At some point in the next month or so, Kobe will pass Jordan in the amount of total points he has scored in both the regular season and the playoffs combined. There will be no hugging at center court, no interviews, no headlines or blog posts about the stats. That’s not such a bad thing, though, I guess.
As for who is the better scorer? Jordan scored at a higher rate, but took two extended breaks during his career. Bryant took no such breaks, and only had one considerable setback to injury, so he racked up points at a slower, albeit unabated pace. And for all the flak Bryant has taken for being a ball hog, try comparing his career Assists with Jordan’s. He passed Jordan in assists two years ago.
Thanks for indulging me,
In June of this year I published my first book with O’Reilly Media called “Communicating Data with Tableau”. It has been great to hear from readers around the world, and I’m grateful for the reviews that have been published.
Here is a sampler that includes the entirety of Chapter 1 (entitled “Communicating Data”) in pdf format, freely available for anyone to download and share (click to download the pdf):
In Chapter 1, I share my thoughts on the concept of creating and sharing data visualizations as a particular form of the communication process. Thinking of it that way has been very helpful for me, because it frames the activity as an attempt to affect the minds of others.
Just like other types of communication such speech and even body language, its success depends on many factors, some obvious and some subtle. It is subject to problems of various kinds, as identified by the fathers of information theory, Shannon and Weaver. And critically, communicating data touches on both the rational and the emotional.
Ultimately, I outline 6 Principles of Communicating Data, for which I have also created a handy online checklist. These principles have helped me focus my efforts and avoid some common pitfalls that I have fallen into in the past, such as failing to identify and know my audience, or only considering a subset of the relevant data.
Thanks for visiting, and please be sure to send me a note to tell me what you think about these resources, and what you would add/edit/remove.
Vox published an interesting post today called “America has stopped paying attention, but Ebola is still ravaging Sierra Leone”. It made me wonder whether it’s just America that has stopped paying attention, or if in fact other parts of the world have moved on as well. I turned to Google Trends to look at relative search popularity of the string ‘ebola’ over time for various countries. Here’s what I found:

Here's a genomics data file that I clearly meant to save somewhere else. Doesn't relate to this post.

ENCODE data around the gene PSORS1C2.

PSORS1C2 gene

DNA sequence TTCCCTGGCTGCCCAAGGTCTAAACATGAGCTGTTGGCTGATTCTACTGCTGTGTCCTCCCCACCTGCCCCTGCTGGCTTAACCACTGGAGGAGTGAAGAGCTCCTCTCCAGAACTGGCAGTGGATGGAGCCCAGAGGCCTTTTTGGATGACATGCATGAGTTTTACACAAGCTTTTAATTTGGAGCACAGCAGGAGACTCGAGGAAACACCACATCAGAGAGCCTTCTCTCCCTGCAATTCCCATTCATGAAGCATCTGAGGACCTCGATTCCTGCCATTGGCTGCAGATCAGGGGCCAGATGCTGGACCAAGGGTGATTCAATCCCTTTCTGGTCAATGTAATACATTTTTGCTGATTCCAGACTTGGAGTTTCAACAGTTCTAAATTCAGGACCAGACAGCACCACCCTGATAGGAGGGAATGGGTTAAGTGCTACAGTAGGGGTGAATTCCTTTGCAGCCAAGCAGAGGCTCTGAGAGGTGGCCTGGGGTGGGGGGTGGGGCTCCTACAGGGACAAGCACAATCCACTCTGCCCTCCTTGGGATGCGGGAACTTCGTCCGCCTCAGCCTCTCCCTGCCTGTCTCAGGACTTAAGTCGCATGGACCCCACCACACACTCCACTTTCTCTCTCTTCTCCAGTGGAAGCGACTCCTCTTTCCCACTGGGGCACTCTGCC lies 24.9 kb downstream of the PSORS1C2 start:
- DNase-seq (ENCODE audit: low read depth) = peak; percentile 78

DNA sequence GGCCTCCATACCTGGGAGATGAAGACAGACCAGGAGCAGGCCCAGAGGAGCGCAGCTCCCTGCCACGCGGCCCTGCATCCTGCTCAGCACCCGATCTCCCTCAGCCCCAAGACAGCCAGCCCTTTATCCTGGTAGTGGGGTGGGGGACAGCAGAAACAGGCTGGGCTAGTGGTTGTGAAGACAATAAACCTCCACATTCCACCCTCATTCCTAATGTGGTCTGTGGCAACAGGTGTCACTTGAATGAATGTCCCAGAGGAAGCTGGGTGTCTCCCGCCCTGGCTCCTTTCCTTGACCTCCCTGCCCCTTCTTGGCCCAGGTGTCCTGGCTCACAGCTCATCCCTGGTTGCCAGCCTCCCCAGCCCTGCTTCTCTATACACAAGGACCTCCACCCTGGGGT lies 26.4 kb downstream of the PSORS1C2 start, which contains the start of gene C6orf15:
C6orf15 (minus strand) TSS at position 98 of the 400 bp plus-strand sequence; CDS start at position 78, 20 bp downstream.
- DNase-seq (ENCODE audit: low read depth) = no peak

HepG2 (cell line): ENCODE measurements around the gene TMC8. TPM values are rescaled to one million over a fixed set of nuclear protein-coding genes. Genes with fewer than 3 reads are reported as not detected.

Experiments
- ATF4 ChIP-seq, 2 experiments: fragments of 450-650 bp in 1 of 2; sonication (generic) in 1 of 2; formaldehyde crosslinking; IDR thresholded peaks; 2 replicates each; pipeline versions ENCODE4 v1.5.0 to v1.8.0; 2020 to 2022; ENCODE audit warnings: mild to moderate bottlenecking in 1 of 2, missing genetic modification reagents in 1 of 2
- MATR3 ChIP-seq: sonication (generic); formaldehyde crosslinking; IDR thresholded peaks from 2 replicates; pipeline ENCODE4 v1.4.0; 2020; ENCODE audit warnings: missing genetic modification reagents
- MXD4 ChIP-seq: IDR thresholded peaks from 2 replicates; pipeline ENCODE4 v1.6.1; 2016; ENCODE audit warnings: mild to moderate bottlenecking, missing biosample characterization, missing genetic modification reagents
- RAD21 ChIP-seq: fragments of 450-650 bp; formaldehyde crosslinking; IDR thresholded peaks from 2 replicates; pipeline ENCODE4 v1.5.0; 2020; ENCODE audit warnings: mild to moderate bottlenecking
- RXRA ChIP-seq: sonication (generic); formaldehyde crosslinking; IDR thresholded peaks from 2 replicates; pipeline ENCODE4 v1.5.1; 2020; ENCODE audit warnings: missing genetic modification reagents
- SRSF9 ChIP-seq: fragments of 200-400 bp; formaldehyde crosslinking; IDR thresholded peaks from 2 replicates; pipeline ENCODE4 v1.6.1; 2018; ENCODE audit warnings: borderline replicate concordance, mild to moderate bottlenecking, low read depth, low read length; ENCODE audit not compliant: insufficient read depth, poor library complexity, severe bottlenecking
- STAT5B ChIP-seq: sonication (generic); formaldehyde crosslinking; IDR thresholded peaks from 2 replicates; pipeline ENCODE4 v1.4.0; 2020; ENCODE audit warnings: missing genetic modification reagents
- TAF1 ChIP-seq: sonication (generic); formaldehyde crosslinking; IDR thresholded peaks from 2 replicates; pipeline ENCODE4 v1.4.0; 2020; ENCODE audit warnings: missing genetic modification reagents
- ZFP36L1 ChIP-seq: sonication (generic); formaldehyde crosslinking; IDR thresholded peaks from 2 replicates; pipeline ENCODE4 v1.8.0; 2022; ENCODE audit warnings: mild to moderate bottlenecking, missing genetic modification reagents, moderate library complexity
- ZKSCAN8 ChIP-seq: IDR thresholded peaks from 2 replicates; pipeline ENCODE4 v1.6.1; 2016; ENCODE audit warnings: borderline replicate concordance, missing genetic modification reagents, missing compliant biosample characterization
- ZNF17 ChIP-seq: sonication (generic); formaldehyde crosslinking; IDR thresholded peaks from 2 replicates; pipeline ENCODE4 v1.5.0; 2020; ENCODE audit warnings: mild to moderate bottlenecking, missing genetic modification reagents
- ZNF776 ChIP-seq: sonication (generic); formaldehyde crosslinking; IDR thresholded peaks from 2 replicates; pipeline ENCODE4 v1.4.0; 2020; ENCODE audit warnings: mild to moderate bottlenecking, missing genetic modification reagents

A quick glance suggests that other unaffected countries have moved on as well. At least these nine have. More specifically, people in these other countries are also using Google to search for the English word ‘ebola’ far less frequently than they were earlier in the year, especially during early to mid October, when the hype hit it’s peak (except in India, where search was highest in early August).
One interesting country to look at is Japan. The dashboard above seems to indicate that no one in Japan cared at all about ebola, all year long. Is that true? No, it’s not true, and it highlights one of the limitations of using this type of data to answer this question. If you do a similar Google Trends search for エボラ, the Japanese word for ‘ebola’, here’s what you get:
It helps to understand exactly what your data is telling you, and what it isn’t telling you.
Ebola is the same word in English, Spanish, Portuguese, German, Italian, and Hindi, so the other countries probably don’t have a similar problem. I wasn’t able to find the Pashto or Dari (Afghanistan) translations of the word “ebola”, but suffice it to say that Google search trends are far less effective a proxy for popular interest in Afghanistan, where only 5.9% of the population uses the internet, according to The World Bank.
Finally, if we compare relative Google search popularity for ‘ebola’ in heavily affected countries like Liberia, Sierra Leone, and Guinea, here’s what we find:
- Get the raw data Excel file here
- Since Google Trends only allowed me to compare 5 countries at a time, I had to run two separate queries, with United States included in both queries to maintain a common reference point of comparison.
- After running the queries, I downloaded the data as a CSV by clicking on the gear icon in the top right corner of the Google Trends page.
- I combined both CSV downloads into one spreadsheet and used the Tableau Reshaper Excel Add-in (Windows only) to convert the resulting cross-tab table into a long list of data values – a single row for each week for each country.
As always, let me know if you have any thoughts about this topic, my approach to understanding it, or the visualization I created to communicate my findings.
Thanks for stopping by,
At the Tableau Public blog, we’ve chosen to focus on political data visualizations during the month of October, since election day in the United States is right around the corner. We’re using the hashtag #VizTheVote to collect our posts and to encourage others to share their thoughts on an aspect of our world that is rich with data (or at least should be) and is also ripe for visualization.
In this blog post, I’m going to show you how to take advantage of a seldom-used mapping feature in Tableau Public 8.2: built-in U.S. Congressional District shapes. First, let’s look at a viz showing the 113th House of Representatives by either age or tenure, then I’ll go into detail about how it was made: